The problem is getting Brigade's trophy away from him. At first this means gentle pleading and the offer of assistance, then an outright buyout, and finally a plan to kill the bounty hunter before they reach Santa Cruz. As for Billy John, he's simply a commodity with an expiration date, a chucklehead and, even worse, a coward who shoots men in the back. And he isn't even the real prize Brigade is seeking.
All the while Billy John's brother and his gang are closing in on them. At first we only see them as silhouettes, but when they're revealed in the bright light of day we see that Frank is played by none other than Lee Van Cleef.
Boetticher's Ranown films boosted the careers of several future stars in the roles of outlaws – Lee Marvin in Seven Men From Now, Richard Boone and Henry Silva in The Tall T, Claude Akins in Comanche Station. Van Cleef had spent the decade playing heavies, starting with his debut in High Noon, and Sergio Leone's Man With No Name trilogy would later make him a star. But he's a brief, shadowy menace in Ride Lonesome, with barely more screen time than the nameless Mescalero chief.
Van Cleef's Frank would have featured more in the film if it weren't for his fondness for the bottle, according to Nott. "He drank a lot," the writer quotes Boetticher recalling. "There were a couple of scenes in the picture where he opened his mouth and his tongue was absolutely white from the liquor, so we had to cut them out."
("The scenes, not the tongue," Nott helpfully explains.)
Reaching the scene of their showdown with the Mescaleros, Frank realizes that it wasn't Billy John that Brigade was after, but him. Boone comes to the same realization by the time their party arrives at a clearing a day's ride from Santa Cruz – a bleak opening in the pine scrub forest with nothing but a huge, dead, twisted tree in the middle: a hanging tree.
It seems the outlaw had been put in jail by Brigade when he was sheriff of Santa Cruz, and that when he was released he threatened to come back for the lawman. While Brigade waited for their showdown, Frank kidnapped his wife instead, and left her hanging from the tree. By way of an excuse, he avers that in a life full of evil deeds, he'd nearly forgotten about that one.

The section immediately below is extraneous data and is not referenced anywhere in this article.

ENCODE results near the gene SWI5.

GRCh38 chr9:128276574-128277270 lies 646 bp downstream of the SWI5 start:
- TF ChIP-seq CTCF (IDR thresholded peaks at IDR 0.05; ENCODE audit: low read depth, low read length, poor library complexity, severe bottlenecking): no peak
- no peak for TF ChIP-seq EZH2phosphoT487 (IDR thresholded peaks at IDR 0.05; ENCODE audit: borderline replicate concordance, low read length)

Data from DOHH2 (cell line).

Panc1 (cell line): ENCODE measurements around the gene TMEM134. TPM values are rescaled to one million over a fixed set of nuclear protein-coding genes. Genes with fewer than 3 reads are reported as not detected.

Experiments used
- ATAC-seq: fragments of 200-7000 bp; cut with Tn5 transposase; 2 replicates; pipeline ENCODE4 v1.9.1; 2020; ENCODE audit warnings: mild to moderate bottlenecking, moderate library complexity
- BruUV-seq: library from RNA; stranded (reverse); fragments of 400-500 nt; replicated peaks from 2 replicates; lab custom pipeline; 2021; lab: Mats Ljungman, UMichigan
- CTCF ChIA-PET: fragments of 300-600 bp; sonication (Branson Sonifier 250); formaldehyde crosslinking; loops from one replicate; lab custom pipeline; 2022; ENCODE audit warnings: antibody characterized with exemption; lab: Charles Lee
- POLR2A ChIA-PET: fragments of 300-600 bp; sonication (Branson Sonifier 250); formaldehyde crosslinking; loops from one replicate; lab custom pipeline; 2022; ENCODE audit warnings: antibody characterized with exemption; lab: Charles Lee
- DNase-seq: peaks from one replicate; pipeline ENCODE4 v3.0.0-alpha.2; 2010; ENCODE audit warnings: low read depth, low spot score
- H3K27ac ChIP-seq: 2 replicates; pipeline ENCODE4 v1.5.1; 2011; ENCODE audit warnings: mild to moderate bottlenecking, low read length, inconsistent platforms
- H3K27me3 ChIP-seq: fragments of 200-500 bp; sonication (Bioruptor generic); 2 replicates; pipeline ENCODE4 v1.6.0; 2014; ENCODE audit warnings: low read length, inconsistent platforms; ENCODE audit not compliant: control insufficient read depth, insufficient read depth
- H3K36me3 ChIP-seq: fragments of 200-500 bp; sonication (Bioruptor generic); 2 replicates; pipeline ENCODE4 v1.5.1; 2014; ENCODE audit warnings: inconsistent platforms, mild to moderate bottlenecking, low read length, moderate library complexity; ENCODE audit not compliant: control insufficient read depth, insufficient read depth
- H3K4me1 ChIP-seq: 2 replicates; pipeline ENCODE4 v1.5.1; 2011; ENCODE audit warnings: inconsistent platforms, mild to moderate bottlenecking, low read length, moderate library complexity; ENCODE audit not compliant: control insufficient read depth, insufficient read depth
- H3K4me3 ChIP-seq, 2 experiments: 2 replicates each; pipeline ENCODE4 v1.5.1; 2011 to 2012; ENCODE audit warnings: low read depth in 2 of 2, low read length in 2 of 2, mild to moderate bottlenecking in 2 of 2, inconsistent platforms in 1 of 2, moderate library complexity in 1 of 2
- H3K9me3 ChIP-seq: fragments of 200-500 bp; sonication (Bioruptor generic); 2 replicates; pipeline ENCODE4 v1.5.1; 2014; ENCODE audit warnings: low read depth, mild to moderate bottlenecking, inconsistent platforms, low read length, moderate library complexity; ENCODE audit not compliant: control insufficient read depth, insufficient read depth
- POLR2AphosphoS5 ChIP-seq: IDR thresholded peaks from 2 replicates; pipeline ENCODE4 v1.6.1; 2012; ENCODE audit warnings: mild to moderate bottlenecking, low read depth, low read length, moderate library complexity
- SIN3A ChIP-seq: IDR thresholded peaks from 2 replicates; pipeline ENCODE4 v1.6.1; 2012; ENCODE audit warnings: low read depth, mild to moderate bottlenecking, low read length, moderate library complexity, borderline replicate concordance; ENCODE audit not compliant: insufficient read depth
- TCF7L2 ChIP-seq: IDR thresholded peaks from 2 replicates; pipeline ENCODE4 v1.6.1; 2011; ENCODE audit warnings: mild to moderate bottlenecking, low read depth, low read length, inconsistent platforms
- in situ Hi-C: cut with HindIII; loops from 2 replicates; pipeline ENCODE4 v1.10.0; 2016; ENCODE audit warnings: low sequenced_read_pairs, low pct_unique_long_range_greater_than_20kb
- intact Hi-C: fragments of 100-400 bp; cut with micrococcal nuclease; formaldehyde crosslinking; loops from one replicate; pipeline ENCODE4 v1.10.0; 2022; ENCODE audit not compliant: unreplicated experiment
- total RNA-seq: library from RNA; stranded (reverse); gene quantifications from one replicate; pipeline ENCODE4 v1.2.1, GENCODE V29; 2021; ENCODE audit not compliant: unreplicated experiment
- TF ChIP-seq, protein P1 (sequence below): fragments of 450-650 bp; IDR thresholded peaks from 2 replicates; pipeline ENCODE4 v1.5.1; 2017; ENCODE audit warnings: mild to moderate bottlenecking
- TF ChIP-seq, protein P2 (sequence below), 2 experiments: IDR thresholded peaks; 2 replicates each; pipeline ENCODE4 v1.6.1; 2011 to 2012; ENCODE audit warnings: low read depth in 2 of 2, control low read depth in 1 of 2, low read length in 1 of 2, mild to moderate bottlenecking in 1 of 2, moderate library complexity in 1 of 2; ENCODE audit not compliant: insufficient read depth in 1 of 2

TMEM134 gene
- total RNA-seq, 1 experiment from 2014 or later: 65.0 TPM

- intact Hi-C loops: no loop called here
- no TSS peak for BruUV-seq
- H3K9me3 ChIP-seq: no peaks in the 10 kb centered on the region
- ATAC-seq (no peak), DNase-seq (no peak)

When I reviewed The Tall T earlier this year, I described it as "stark and underpopulated... vaguely evoking the plays of aggressively minimalist writers like Samuel Beckett or Harold Pinter." When Brigade, his prisoner and companions arrive at the hanging tree, Ride Lonesome becomes operatic – the vestiges of the oater and the cowboy shoot 'em up have fallen away, and we realize that it's a film about revenge, and our perception of justice and duty to the dead. Not as vast and epic as, say, Once Upon A Time In The West, but not a long way off. Like The Tall T and its remarkably brutal violence, the film anticipates something coming in its genre.
The end, when it comes, is both satisfying and terrible to contemplate. They ride off – Billy John to his certain death, Boone and Whit to a second chance in life (if they can keep their promise), Carrie to another man, which could even be Boone if he can make a convincing case. Brigade, however, has completed his cycle, and has become a man without a purpose. A clever viewer would suggest that Ride Lonesome is an existentialist western, and they'd back it up with a bit of dialogue right at the start of the picture:
"I don't know how much they're payin' you to bring me in," Billy John tells Brigade, "but it's not enough. Not nearly enough."
"I'd hunt you for free," the bounty hunter replies. "Let's go."
"I have always been a fatalist about my career," Nott quotes Randolph saying in a rare interview. "What was to be, was to be." Ride Lonesome was Scott's second last picture with Boetticher. He'd make just one more picture after Comanche Station – his farewell to the movie business as a star was Ride the High Country, a suitably elegiac western directed by Sam Peckinpah, and co-starring Joel McCrea. Legend has it that Peckinpah flipped a coin to decide which actor would take the lead role.
Scott could apparently be found on set reading the Wall Street Journal instead of the movie trades; he made careful investments in real estate and investments over his career, and was worth tens of millions of dollars when he retired at sixty-four. He played a lot of golf, and voted Republican. He had married actress Patricia Stillman in 1944, and they split their time between homes in Beverly Hills and Charlotte, North Carolina, where Scott was buried in 1987. The Reverend Billy Graham delivered his eulogy.